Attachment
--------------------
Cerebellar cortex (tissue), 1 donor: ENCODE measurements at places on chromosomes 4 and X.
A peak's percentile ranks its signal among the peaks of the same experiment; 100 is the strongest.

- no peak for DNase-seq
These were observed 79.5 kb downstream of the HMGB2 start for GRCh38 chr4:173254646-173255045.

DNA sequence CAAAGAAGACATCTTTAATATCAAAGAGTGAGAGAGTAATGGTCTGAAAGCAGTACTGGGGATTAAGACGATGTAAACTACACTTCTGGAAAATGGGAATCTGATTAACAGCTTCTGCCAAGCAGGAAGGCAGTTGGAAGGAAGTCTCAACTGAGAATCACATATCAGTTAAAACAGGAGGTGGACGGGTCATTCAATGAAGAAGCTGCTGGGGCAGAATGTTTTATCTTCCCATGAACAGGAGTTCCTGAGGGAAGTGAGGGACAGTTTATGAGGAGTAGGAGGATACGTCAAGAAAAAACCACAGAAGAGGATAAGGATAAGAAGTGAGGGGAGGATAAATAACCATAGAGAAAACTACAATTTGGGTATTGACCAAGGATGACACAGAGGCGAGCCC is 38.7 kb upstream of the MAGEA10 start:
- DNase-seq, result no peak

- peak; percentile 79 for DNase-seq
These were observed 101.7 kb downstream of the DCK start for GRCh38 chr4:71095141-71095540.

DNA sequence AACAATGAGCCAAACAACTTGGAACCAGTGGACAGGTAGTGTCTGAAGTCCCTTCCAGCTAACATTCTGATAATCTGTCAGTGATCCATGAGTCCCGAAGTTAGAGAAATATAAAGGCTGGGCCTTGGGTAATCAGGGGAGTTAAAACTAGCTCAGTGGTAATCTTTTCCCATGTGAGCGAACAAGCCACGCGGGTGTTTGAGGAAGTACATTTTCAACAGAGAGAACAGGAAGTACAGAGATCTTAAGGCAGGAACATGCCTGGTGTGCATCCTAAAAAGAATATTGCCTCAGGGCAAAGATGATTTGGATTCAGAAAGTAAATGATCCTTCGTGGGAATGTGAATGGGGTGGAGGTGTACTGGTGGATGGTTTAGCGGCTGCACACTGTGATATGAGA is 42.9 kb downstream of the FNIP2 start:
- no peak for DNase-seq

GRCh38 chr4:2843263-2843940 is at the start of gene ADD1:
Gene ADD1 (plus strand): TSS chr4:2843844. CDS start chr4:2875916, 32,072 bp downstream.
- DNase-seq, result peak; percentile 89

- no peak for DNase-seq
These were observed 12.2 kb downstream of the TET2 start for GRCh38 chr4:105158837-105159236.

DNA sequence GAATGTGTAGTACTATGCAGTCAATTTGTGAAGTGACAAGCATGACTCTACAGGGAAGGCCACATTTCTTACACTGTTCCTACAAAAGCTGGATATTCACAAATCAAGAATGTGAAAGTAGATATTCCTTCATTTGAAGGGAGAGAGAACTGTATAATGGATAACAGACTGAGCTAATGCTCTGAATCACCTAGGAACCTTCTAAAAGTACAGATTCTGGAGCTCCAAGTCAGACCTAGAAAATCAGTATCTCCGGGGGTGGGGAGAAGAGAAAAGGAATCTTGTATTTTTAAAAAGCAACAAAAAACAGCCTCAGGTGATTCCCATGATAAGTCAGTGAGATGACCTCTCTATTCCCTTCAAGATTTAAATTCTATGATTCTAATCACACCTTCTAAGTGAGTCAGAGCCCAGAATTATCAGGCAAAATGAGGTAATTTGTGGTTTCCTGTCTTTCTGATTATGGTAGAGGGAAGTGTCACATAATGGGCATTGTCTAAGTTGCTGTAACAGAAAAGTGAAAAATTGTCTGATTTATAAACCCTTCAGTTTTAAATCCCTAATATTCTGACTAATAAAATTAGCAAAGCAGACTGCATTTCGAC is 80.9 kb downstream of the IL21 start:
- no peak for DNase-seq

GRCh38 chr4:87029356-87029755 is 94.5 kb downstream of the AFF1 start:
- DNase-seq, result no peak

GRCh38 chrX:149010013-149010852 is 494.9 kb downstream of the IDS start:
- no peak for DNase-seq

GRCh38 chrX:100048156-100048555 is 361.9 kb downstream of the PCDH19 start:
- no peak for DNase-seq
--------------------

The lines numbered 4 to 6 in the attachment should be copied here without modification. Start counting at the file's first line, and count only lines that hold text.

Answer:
These were observed 79.5 kb downstream of the HMGB2 start for GRCh38 chr4:173254646-173255045.

DNA sequence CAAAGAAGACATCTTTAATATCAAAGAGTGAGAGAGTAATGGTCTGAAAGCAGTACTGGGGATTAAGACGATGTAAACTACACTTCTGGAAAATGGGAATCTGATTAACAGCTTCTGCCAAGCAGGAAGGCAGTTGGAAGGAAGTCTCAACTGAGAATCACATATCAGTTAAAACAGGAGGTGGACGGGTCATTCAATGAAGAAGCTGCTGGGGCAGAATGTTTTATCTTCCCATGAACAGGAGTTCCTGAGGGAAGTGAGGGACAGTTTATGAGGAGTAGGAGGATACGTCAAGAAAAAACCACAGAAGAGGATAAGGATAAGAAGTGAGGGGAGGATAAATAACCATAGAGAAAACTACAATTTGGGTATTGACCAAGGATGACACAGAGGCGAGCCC is 38.7 kb upstream of the MAGEA10 start:
- DNase-seq, result no peak